You might have a great space and killer menu, but that's not enough to make an event truly special. Take it to the next level with a unique theme designed to transport guests to another place or time. The possibilities are limited only by your imagination (and possibly your budget).
The idea should never live in a vacuum; it should support the host's brand or engagement goal, advises Scott Burns, vice president and executive creative director of Auburn Hills, Mich.-based George P. Johnson. "However, the theme should work to serve the attendee -- not the brand or the host organization," says Burns, who helps conceptualize programs for GPJ's powerhouse clients like Cisco and Salesforce.
Need inspiration? M&C asked hundreds of meeting professionals to share details about their favorite event themes. Following are some of our favorites, stressing creativity, engagement and, above all, a sense of fun.
"We're oftentimes challenged with these giant expo areas that can become overwhelming for an attendee."
Scott Burns, vice president and executive creative director of George P. Johnson
Last June, 25,000 people descended on Las Vegas for Cisco Live!, the technology giant's annual customer and partner conference. GPJ worked with Cisco's planning team to provide an orderly experience for those traversing the massive show floor at the Mandalay Bay Resort and Casino.
"We're oftentimes challenged with these giant expo areas that can become overwhelming for an attendee," says Burns. "So we took the notion of a city, and the way you travel through places where you don't speak the language, to make the way-finding very clear."
Transforming part of the show floor into a scaled-down urban setting meant creating a city grid for the World of Solutions, one of the biggest zones at the show, labeling "avenues" from A through F and giving the cross streets names like Industry Drive, all emblazoned on the floor. Strategically placed "bus stops" featuring touch screens allowed attendees to search the show's destinations. A heat-map component showed how crowded each location was.
When participants needed a break, they could go to "outdoor" elements like cafés and parks with benches equipped with outlets for recharging.
"We wanted people to stop thinking they were walking through the Mandalay Bay and say, 'Wow! We're at Cisco Live!," Burns says.
George P. Johnson also works with Salesforce, the software company specializing in customer-relationship management, to help its team pull off its signature event, Dreamforce. The annual show draws a mammoth crowd of more than 150,000 users, developers and thought leaders to San Francisco.
A running theme developed over the past several years is tied to Salesforce's online learning platform called Trailhead, which guides users through various digital pathways of instruction, helping them to earn badges as they conquer the software. GPJ helps bring these ideas to the event via the motif of a national park.
"As we moved toward the physical manifestation of that concept, we gravitated toward this feeling of Northern California," says Burns of GPJ.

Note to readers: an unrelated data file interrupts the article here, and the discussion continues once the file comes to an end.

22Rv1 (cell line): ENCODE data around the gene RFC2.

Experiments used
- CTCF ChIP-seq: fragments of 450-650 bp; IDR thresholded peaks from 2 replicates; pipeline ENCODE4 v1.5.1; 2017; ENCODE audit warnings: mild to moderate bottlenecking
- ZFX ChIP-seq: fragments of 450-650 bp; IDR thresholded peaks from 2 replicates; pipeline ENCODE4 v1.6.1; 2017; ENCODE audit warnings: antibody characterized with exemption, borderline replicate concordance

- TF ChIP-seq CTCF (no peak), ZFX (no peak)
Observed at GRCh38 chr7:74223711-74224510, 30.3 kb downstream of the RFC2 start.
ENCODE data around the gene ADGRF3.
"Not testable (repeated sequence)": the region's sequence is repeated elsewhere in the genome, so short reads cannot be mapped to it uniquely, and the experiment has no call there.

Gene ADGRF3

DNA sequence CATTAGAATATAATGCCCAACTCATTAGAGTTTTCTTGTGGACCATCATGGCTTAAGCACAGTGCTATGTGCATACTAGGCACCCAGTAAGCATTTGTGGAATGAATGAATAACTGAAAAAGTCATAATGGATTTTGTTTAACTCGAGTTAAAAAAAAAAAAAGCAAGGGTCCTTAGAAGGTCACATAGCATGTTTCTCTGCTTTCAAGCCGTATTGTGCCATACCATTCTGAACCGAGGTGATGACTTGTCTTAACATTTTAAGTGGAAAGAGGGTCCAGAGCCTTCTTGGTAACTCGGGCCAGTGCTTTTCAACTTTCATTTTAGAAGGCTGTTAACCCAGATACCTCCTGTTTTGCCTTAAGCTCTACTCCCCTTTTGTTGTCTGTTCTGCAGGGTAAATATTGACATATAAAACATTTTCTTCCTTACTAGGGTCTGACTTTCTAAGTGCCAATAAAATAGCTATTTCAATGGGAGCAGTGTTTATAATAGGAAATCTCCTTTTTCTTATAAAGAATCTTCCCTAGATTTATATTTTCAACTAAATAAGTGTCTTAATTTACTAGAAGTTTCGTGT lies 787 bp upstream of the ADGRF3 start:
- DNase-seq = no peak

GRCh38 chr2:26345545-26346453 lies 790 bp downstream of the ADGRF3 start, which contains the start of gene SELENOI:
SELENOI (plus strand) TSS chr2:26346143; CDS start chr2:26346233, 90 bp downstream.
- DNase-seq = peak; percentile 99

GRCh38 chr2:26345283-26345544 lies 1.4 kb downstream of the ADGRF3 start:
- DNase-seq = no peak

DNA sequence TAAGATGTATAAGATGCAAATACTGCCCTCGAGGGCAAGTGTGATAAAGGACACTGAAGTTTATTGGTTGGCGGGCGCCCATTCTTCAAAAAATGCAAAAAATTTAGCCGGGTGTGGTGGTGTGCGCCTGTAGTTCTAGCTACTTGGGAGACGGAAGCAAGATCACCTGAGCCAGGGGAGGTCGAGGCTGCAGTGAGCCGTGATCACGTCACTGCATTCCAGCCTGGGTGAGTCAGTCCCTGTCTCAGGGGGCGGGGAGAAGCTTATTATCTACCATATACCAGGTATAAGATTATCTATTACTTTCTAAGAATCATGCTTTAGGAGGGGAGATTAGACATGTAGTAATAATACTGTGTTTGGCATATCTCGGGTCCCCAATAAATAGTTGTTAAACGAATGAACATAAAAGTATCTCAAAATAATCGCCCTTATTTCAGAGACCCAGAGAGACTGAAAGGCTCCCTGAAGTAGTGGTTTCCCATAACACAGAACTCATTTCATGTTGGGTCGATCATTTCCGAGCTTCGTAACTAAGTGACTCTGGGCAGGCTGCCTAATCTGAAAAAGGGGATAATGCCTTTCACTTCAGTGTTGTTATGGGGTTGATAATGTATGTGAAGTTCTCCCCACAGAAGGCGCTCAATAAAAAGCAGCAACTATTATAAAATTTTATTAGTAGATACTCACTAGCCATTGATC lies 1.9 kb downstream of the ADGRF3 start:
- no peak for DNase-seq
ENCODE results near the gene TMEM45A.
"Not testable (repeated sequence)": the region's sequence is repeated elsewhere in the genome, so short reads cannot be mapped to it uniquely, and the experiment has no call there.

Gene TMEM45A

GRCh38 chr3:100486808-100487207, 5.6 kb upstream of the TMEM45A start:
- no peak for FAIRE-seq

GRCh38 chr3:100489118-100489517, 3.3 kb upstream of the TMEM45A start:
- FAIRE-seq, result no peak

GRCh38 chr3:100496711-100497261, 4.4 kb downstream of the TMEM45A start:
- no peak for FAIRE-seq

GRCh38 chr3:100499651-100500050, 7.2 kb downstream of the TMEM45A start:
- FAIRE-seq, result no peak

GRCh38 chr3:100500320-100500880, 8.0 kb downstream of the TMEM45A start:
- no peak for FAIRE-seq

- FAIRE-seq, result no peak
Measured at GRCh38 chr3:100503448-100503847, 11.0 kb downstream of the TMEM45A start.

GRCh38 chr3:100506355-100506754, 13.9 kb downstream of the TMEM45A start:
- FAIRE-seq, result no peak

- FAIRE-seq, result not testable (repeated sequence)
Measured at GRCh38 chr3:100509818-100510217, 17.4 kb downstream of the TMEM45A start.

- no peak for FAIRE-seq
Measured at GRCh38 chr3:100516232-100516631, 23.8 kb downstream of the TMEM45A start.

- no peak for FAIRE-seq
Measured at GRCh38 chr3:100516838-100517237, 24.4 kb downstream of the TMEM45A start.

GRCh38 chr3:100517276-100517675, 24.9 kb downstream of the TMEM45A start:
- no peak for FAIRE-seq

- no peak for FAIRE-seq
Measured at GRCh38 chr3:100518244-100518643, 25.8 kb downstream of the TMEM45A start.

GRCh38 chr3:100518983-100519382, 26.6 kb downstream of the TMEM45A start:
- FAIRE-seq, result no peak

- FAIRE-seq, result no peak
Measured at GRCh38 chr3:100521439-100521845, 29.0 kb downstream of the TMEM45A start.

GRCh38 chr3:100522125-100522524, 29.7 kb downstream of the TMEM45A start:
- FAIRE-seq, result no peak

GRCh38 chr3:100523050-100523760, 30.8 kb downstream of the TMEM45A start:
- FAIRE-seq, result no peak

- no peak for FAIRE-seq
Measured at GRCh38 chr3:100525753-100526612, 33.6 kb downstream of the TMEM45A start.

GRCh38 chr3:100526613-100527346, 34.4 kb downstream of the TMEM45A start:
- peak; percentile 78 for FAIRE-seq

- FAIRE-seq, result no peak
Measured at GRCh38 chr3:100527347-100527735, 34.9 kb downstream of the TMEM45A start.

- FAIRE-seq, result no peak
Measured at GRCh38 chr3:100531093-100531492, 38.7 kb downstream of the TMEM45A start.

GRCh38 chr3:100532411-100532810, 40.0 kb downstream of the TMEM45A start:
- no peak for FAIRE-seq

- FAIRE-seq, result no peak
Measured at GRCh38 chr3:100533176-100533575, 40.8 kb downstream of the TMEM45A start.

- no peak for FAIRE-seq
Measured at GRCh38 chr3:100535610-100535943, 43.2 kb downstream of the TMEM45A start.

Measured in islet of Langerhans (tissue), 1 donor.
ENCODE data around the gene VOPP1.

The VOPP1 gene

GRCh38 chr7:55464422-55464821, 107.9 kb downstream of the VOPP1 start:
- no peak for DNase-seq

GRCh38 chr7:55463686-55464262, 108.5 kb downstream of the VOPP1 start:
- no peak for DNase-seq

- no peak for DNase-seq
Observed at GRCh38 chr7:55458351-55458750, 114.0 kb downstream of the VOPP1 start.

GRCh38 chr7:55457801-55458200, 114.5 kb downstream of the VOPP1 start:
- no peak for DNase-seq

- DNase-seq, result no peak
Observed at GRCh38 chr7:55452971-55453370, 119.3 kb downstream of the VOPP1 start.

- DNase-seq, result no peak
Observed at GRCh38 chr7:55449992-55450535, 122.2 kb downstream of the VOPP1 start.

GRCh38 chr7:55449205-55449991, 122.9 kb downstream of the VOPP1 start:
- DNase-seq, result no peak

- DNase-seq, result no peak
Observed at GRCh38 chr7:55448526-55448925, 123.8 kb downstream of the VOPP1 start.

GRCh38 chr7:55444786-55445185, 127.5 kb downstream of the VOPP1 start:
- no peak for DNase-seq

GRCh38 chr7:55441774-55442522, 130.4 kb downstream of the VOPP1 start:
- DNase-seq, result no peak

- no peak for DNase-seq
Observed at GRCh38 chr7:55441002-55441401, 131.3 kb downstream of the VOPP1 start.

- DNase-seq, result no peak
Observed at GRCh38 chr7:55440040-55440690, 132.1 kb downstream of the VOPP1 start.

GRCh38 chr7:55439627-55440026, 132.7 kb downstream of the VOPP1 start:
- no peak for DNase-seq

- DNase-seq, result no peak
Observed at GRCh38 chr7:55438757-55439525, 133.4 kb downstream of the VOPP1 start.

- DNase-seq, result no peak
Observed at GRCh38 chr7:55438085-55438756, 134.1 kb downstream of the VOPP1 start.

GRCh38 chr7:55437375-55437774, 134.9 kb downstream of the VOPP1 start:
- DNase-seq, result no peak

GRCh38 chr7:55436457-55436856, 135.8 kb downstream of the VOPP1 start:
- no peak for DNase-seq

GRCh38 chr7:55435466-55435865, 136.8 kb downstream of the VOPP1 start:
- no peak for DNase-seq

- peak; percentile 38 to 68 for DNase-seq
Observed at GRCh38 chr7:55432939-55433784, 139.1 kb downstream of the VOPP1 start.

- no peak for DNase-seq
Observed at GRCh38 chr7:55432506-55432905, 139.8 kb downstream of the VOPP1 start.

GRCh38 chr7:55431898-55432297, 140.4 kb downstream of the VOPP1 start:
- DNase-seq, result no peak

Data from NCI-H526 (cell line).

For the 2017 version of the show, held last November at the Moscone Center, live trees and real stones were brought in to enhance the theme, waterfalls were created and show guides were dressed as park rangers to stand out from the crowd. Attendees were given canvas backpacks (complete with maps of the show, among other giveaways), and the sounds of chattering birds and squirrels, indigenous to Northern California, were piped in to the show floor.
"This past March we did the third iteration of the Trailhead DX developers conference at Moscone," says Burns, "and we took it to Africa, to the Serengeti. The rocks and waterfalls took on the texture not of California granite but of African clay and dirt. But the concept and the idea are still about exploration and learning."
Dinner fit for a queen
The days of Downton Abbey might be over, but fans of all things British now get their fix from Victoria and The Crown. Arrange a stately dinner with a royals theme -- doable even on a plebeian budget, says Gayle Gilberto, president of the third-party Art of the Event in Wilmington, Mass.
Choose a sophisticated venue like Boston's Harvard Club, where chandeliers and gorgeous woodwork reinforce the theme. For an event there, Gilberto began with damask drapery on the walls, with uplighting to make the patterns pop. "You can get a really rich look with deep reds and golds," she says. "We also got some really beautiful damask linens for tabletops, and placed florals in bell jars and old books on the tables for a more Victorian look."
In any destination, look for a Victorian mansion that welcomes group events, as most of the décor already is in place.
Finer details matter, Gilberto stresses. Make sure the tableware is not too contemporary; dress up the tables with candelabras and antiques, and rent elegant dining room chairs.
For Gilberto's group of 100 royal diners at the Harvard Club, 25 people sat on each side of two long tables. Be wary of making tables too long, though, as it can be a challenge for servers.
For added kicks, hire a Queen Elizabeth II lookalike to join the group for dinner and require guests to follow etiquette rules, like those outlined by the Etiquette Scholar.
Most of us recall our high-school proms with a wistful note of nostalgia -- and maybe a cringe upon seeing photos of our badly dressed and awkward teenage selves. For a recent 750-person corporate anniversary (including dates), Paulette Wolf Events appealed to that feeling by re-creating prom night in a perfect setting -- the University of Illinois at Chicago's gym.